KUALA LUMPUR (Reuters) - Malaysia’s ousted former premier Najib Razak was “totally shattered” the night he lost the general election and called his jailed rival Anwar Ibrahim twice for advice on what he should do, Anwar said on Thursday.
Najib was handed a shocking election loss last week which ended the dominance of the Barisan Nasional coalition that has ruled Malaysia for more than six decades.
BN’s defeat in the May 9 polls was attributed to rising anger over corruption and an unlikely alliance struck between 92-year-old Mahathir Mohamad and his former rival, Anwar, who got together to oust the scandal-tainted Najib.
Anwar, who was pardoned and released from his five-year jail term for sodomy on Wednesday, said he had received two calls from Najib.
“When he called on the night of the election, I advised him as a friend to concede and move on,” Anwar told Reuters in an interview at his home on the outskirts of Kuala Lumpur.
Anwar said he asked Najib to come out with a statement quickly rather than delay and be perceived as trying to scuttle the process.
Najib, however, said nothing despite Mahathir declaring victory a few hours after the counting of the votes began.
At a news conference the next day, Najib said no party had a simple majority and the constitutional monarch would decide who would form the government.
“He was just very evasive ... he refused to concede early,” Anwar said about his discussion on election night.
He said Najib was thinking of what he could do and who he could consult. But Anwar insisted the former-PM did not approach him for a deal in any “serious manner”.
“Even if he had referred to that (a deal) I would have just ignored ... I was just listening to him,” Anwar said when asked if Najib had offered him a deal to shift allegiance.
“After the second call he was totally shattered,” he said.
Najib could not immediately be reached for comment.
“In a close contest between two coalitions it is not unusual for a leader of the losing team to try to entice members from the other side,” said Adib Zalkapli, a Kuala Lumpur-based analyst with risk consultancy Vriens & Partners.
Khairy Jamaluddin, the youth and sports minister in Najib’s government, visited Najib at his house on election night and said this week the prime minister had been “calm” and “poised”, but that the people around him were “stunned, shocked and sombre”.
Khairy was not available for comment on Thursday. A spokesman for Khairy declined to comment on Anwar’s description of events on election night.
Najib’s coalition secured only 79 of Malaysia’s 222 parliamentary seats while Anwar’s People’s Justice Party (PKR) won 50 seats. An alliance between the two could have secured Najib’s return to power.
Last year, Najib visited Anwar at a hospital where he was recovering from a shoulder surgery. The meeting sparked rumours that the two leaders may strike up an agreement to join forces against Mahathir, although this was quickly dismissed by Anwar’s team.
Mahathir, who was sworn in as leader last Thursday, secured a royal pardon for Anwar, and has promised to step aside for his friend-turned-foe-turned-ally to become prime minister.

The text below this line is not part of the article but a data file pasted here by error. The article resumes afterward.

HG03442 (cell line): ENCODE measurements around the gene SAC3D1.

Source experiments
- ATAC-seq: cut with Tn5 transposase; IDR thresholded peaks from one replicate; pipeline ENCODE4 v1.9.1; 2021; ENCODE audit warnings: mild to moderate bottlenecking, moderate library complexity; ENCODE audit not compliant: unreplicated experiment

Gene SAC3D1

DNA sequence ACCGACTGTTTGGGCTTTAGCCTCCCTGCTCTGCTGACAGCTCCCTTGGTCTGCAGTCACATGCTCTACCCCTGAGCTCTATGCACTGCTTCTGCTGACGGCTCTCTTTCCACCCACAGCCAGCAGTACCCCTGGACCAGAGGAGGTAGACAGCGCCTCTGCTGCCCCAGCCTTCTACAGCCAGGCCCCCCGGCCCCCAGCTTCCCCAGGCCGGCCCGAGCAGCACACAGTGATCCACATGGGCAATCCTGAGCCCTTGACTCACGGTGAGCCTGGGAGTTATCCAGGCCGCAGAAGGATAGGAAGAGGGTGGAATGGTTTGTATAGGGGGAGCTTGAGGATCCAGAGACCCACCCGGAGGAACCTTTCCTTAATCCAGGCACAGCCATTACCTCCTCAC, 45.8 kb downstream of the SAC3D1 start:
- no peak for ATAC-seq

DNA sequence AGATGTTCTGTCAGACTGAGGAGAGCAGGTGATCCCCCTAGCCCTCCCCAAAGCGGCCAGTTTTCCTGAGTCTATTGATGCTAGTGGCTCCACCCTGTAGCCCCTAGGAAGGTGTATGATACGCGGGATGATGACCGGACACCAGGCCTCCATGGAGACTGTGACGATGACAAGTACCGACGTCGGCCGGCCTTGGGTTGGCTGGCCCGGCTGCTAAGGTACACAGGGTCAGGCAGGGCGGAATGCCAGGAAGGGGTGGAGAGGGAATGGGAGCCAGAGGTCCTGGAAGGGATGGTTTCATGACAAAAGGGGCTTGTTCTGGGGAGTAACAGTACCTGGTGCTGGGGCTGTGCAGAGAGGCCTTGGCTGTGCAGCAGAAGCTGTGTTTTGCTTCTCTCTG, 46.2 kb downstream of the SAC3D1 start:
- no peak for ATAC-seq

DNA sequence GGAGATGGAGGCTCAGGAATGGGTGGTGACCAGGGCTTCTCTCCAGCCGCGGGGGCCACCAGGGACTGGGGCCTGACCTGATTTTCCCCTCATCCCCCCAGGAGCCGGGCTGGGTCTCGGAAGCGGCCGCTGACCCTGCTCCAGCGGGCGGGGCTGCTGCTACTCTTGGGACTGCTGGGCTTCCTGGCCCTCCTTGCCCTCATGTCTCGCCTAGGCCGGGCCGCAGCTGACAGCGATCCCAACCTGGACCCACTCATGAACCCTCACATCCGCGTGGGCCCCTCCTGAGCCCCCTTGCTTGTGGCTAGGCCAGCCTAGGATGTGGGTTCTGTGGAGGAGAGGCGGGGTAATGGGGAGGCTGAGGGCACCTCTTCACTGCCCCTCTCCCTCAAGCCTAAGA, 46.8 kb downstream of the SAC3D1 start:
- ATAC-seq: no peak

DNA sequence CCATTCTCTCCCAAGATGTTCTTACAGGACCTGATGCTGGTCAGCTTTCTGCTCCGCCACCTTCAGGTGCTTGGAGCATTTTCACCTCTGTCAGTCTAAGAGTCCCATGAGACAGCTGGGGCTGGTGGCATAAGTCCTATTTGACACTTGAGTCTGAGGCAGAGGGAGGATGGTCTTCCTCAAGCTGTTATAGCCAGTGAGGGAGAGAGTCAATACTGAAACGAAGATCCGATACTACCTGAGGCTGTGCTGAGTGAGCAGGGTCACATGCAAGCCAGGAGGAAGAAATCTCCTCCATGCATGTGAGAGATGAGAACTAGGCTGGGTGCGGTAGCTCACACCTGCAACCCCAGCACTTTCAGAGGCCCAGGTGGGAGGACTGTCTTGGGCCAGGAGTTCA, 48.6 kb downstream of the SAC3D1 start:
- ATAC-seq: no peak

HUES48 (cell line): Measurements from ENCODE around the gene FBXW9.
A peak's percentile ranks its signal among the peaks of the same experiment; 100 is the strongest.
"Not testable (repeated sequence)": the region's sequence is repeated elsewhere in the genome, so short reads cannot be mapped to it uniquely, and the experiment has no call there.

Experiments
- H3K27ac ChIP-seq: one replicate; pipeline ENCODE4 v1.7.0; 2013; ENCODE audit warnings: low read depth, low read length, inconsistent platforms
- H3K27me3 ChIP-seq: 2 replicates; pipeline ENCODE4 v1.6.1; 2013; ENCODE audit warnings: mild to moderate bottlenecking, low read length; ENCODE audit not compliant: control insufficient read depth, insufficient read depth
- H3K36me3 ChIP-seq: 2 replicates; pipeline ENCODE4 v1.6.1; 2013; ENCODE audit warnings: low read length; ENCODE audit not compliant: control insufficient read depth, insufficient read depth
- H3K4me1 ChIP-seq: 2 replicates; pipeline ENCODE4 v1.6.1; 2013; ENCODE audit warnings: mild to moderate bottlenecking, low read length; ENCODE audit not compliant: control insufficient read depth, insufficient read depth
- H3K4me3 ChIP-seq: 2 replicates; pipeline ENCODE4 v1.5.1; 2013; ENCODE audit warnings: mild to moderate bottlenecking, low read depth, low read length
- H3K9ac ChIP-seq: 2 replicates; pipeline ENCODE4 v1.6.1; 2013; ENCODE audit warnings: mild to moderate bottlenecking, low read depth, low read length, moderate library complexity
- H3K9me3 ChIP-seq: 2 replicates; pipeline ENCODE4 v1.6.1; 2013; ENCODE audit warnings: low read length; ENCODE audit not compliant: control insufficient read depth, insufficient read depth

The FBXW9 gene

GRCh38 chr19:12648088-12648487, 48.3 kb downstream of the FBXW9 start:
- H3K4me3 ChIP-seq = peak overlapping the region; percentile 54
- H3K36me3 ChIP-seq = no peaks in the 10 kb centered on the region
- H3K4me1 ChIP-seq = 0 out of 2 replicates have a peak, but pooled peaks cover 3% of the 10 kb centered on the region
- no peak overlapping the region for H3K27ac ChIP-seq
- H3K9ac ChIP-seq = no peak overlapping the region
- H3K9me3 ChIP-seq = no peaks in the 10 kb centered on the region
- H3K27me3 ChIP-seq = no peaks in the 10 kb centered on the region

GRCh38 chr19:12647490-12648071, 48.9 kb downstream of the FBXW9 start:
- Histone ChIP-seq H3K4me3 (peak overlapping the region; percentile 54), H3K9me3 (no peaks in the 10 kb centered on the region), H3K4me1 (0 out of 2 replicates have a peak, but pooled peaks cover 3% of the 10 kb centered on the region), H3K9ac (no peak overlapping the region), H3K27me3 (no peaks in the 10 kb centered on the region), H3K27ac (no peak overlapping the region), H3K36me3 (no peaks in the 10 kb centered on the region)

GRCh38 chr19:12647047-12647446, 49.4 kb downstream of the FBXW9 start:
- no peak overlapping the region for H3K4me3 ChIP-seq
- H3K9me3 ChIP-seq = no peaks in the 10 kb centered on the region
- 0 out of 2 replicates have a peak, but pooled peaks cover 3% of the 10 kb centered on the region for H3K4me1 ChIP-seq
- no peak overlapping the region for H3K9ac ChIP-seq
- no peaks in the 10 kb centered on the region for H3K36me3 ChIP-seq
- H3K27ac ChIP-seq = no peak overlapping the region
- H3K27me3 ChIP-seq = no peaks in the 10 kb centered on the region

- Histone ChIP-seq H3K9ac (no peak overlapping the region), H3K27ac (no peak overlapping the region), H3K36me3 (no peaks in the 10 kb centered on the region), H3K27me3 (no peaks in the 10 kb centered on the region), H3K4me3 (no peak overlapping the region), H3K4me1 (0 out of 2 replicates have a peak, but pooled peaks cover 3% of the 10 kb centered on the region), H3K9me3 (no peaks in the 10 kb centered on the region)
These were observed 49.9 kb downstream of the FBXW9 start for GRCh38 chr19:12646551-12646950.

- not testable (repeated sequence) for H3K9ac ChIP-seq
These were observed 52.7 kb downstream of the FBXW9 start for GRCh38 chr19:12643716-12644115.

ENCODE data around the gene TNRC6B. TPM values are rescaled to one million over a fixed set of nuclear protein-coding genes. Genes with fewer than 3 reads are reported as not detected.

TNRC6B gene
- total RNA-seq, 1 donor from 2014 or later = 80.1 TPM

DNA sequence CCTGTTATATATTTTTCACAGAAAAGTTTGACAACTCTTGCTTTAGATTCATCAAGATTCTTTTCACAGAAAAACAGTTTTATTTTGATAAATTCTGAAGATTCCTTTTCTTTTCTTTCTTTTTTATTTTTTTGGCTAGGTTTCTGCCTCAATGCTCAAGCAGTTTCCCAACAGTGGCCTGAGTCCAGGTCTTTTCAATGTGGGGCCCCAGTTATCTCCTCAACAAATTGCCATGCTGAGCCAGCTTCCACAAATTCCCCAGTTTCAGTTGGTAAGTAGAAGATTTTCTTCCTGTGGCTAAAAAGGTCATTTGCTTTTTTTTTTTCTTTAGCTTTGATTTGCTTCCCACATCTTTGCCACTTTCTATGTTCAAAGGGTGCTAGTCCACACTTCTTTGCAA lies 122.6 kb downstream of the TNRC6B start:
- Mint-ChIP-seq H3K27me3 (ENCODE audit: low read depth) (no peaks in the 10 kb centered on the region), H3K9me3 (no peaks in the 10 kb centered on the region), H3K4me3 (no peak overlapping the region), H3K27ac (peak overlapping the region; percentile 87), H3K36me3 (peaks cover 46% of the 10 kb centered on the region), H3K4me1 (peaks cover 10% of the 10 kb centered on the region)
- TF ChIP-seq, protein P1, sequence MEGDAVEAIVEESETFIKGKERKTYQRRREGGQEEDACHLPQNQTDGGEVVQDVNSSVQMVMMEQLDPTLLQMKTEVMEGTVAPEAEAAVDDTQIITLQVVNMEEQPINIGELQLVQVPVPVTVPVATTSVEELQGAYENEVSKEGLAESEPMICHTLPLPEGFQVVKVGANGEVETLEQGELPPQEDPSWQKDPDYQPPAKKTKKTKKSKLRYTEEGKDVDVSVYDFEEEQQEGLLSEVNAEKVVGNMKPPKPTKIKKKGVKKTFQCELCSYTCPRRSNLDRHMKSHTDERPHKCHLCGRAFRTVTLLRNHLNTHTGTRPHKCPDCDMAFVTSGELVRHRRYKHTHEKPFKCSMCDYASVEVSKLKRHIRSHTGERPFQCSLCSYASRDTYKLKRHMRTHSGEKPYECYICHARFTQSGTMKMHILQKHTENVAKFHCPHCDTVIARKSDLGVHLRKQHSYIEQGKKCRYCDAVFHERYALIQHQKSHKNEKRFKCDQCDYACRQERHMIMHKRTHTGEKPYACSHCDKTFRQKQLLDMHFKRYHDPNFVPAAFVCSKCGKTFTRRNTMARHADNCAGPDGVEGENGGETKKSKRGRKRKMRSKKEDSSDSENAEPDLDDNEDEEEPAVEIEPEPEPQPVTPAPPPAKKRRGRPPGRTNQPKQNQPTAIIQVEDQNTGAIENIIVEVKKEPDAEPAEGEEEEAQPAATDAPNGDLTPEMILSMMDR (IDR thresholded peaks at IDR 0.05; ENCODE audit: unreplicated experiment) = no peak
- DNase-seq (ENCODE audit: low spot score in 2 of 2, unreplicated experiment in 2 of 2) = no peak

The relationship between these two giants of Malaysian politics is a saga that has spanned three decades.
Anwar said it had been accepted that he would be the next prime minister after Mahathir steps down, but he wanted to ensure a smooth transition.
“Mahathir has been in power for just a week so it’s not proper to talk about an immediate transition. So let him just continue,” Anwar said. He did not give a time frame for this move.
Anwar was Mahathir’s deputy in the 1990s, but fell out with his mentor during the 1997-99 Asian financial crisis.
He was eventually sacked from the ruling party and founded the Reformasi (Reform) movement, challenging Mahathir’s government. Within weeks, he was arrested and jailed on disputed charges of sodomy and corruption.
After being freed in 2004, Anwar was jailed a second time for sodomy in 2015, when Najib was in power.
Both times, he and his supporters said the charges were politically motivated.
Mahathir was perfect as prime minister right now as the new government goes about dismantling the obsolete and corrupt system put in place by the long-ruling United Malay National Organisation (UMNO)-led coalition, Anwar said.
UMNO’s race-based politics and patronage system has been slammed by its critics and blamed for the bulging civil service and weak institutions like the judiciary.
“Probably he seems to be the right man...I am a bit more moderate and have a softer image,” Anwar said.
“Because of how I suffered, I always think how any decision would cause sufferings to those affected. So I’m a bit more considerate...and that may not be good in these times when we have to make sure the elements of the old regime do not resurface.”
Anwar and his party has faced a protracted struggle to gain power due to electoral systems and government institutions working in favour of the ruling party.
He said the old regime had been dismantled, but the new government could not assume it would retain the level of support and euphoria seen in the last week.
“From my discussion with the PM (Mahathir) this morning, that seems to be the sentiment ... we will have to deliver,” he said.
“I have given that message. We don’t want UMNO 2.0.”
Additional reporting by Tom Westbrook; Editing by Nick Macfie